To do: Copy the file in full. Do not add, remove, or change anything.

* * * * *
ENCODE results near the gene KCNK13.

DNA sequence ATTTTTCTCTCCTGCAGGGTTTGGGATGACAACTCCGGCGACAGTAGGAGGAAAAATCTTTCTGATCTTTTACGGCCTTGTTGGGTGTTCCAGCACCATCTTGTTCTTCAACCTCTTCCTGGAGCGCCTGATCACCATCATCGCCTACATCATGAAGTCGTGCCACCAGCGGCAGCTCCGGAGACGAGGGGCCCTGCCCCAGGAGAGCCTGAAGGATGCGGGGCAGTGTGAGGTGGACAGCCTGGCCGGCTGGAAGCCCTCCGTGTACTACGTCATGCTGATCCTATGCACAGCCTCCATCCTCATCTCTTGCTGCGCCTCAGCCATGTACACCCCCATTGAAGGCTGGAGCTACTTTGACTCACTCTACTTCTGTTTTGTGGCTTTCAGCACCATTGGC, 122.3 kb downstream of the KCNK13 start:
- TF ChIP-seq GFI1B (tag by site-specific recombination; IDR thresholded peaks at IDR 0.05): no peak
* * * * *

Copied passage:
ENCODE results near the gene KCNK13.

DNA sequence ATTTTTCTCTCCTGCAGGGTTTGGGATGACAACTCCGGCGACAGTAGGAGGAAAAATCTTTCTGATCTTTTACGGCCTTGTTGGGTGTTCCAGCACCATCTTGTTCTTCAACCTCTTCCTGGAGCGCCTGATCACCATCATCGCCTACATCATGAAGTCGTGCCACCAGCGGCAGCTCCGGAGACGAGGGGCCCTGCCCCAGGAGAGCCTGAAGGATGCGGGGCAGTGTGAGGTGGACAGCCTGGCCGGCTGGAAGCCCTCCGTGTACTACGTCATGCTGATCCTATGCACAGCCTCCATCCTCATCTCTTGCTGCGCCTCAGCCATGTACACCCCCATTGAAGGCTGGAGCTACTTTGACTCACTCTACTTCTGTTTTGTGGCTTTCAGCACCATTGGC, 122.3 kb downstream of the KCNK13 start:
- TF ChIP-seq GFI1B (tag by site-specific recombination; IDR thresholded peaks at IDR 0.05): no peak